Galatians 6:2

Gal 6:2 and 6:5 – bearing burdens Susan Jeffers susan at read-the-bible.org
Tue Jul 23 11:46:08 EDT 2002

 

KATA IHSOUN XHRISTON 2 Cor 5:17 Greetings ers!I’ve been studying the last 2 chapters of Galatians and Gal 6:1-5 keeps grabbing me. What’s with these “burdens” to be borne?In 6:2 it seems like we’re supposed to be “bearing one another’s burdens” ALLHLWN TA BARH BASTAZETE with respect to our siblings who have transgressed (v.1). Such a burden, cf Louw-Nida 22.4, is a “hardship which is regarded as particularly burdensome and exhausting.” Some other 22s nearby include QLIPSIS [sorry, I don’t remember how to transliterate psi] and KAKIA. Like what the disgruntled workers were griping about in Matthew 20:12 — “us which have borne the burden and heat of the day.” In other places BAROS seems more like a demand laid on someone — Acts 15:28, 2 Cor 4:17, 1 Thess 2:7, Rev 2:24.But then in 6:5 HEKATOS GAR TO IDION FORION BASTASEI. Here the “burden” (NIV & NRSV “load”) I suppose doesn’t have such a connotation of odiousness; more neutral, just baggage, heavy, but perhaps worth carrying. Louw-Nida 15.208 says “a relatively object which is carried” and some other 15s nearby include hAIRW, BASTAZW, AGW.So I’m wondering how I should be thinking about these 2 verses. Here’s this little passage about getting along with one another, at the end of the letter about the law vs the spirit, right after the works of the flesh vs the fruit of the spirit. Folks are supposed to be guided by the spirit (5:26). And what does that guidance look like? 6:1 – if someone is PROLAMBANOed in PARAPTWMA, KATARTZW him. ALLHLWN TA BARH BASTAZETE.Then in 6:3-4, don’t think you’re so great; quit comparing yourself to someone else (presumably the one PROLAMBANOed in PARAPTWMA), but rather (6.5) HEKATOS GAR TO IDION FORION BASTASEI.My question is, are these 2 different, even contrasting things to be borne (BASTAZWed)? My brother’s faults, which are heavy and odious, and my own characteristics, which, while sometimes heavy, are more neutral? Or are the two words BAROS and FORTION being used more synonymously?I’m also thinking of this in relation to Jesus’ words in Matt 7 — even though it’s really a mote in my brother’s eye and a beam in mine, it SEEMS like a beam in his and a mote in mine — which is why my instinct is to give him a hard time and let myself off easy.Thanks in advance for your help on this.Susan JeffersEMail: susan at read-the-bible.orgPeace Church Bible Study Home Page: www.read-the-bible.org

 

KATA IHSOUN XHRISTON2 Cor 5:17

Gal 6:2 and 6:5 – bearing burdens Polycarp66 at aol.com Polycarp66 at aol.com
Tue Jul 23 15:34:40 EDT 2002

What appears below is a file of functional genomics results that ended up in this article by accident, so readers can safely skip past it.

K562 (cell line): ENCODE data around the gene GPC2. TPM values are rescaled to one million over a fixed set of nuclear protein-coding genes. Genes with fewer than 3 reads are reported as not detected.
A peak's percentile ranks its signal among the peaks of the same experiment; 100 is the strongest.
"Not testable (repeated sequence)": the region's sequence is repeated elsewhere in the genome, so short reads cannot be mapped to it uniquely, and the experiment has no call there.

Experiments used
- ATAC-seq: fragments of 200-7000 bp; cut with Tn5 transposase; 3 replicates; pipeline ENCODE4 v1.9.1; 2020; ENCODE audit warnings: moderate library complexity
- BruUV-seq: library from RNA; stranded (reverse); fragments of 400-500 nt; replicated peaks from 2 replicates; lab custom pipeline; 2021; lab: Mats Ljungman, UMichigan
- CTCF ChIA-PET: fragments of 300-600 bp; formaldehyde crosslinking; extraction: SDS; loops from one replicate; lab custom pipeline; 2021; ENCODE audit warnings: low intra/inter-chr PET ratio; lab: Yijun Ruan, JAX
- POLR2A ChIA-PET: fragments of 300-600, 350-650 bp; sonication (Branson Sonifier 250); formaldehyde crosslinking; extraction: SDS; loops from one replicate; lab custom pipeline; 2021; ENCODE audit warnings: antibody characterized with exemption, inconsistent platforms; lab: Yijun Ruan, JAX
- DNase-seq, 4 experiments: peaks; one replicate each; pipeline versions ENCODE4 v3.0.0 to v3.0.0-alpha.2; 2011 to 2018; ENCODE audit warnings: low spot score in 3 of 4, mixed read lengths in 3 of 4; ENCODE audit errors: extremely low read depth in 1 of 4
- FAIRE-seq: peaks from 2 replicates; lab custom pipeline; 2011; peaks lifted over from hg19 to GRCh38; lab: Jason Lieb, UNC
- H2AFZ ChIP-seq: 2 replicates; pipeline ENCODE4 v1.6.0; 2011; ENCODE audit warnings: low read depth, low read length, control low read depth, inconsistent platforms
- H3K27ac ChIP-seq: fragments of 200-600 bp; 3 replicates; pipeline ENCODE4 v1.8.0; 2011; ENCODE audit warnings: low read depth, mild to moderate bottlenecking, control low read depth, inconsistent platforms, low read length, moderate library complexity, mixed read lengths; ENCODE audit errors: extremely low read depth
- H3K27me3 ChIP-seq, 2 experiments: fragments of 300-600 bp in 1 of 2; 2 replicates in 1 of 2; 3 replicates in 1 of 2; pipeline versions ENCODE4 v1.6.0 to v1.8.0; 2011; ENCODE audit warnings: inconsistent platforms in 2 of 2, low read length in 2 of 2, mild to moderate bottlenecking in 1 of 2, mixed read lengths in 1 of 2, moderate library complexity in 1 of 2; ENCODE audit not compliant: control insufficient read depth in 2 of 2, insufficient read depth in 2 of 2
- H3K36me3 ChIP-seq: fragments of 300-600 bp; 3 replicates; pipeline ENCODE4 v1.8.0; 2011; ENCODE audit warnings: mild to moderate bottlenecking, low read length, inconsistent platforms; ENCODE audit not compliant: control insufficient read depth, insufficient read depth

2 Cor 5:17 2 Cor 5:17 In a message dated 7/23/2002 11:50:58 AM Eastern Daylight Time, susan at read-the-bible.org writes:I’ve been studying the last 2 chapters of Galatians and Gal 6:1-5 keeps grabbing me. What’s with these “burdens” to be borne?In 6:2 it seems like we’re supposed to be “bearing one another’s burdens” ALLHLWN TA BARH BASTAZETE with respect to our siblings who have transgressed (v.1). Such a burden, cf Louw-Nida 22.4, is a “hardship which is regarded as particularly burdensome and exhausting.” <snip>But then in 6:5 HEKATOS GAR TO IDION FORION BASTASEI. Here the “burden” (NIV & NRSV “load”) I suppose doesn’t have such a connotation of odiousness; more neutral, just baggage, heavy, but perhaps worth carrying. Louw-Nida 15.208 says “a relatively object which is carried” and some other 15s nearby include hAIRW, BASTAZW, AGW.So I’m wondering how I should be thinking about these 2 verses. Then in 6:3-4, don’t think you’re so great; quit comparing yourself to someone else (presumably the one PROLAMBANOed in PARAPTWMA), but rather (6.5) HEKATOS GAR TO IDION FORION BASTASEI.My question is, are these 2 different, even contrasting things to be borne (BASTAZWed)? My brother’s faults, which are heavy and odious, and my own characteristics, which, while sometimes heavy, are more neutral? Or are the two words BAROS and FORTION being used more synonymously?I’m also thinking of this in relation to Jesus’ words in Matt 7 — even though it’s really a mote in my brother’s eye and a beam in mine, it SEEMS like a beam in his and a mote in mine — which is why my instinct is to give him a hard time and let myself off easy.________________________Although there are two different words used here for the burden to be borne, I don’t think you’ll find your answer in the lexicography. There is one interesting point regarding FORTION — it is used of cargo in ships — which may have some slight bearing, but I wouldn’t want to press it. What does strike me is the relationship of the phrases to the context. In v. 1 he sets up the general condition that whenever someone fails, others are to restore them. In this context he gives the command to bear one another’s burdens which would then seem to be those of sucumbing to evil. In v. 5 we see the conjunction GAR indicating that this is a conclusion of what precedes which is that each should examine his own works. The works one does would then seem to be the “cargo” one must bear for himself.gfsomsel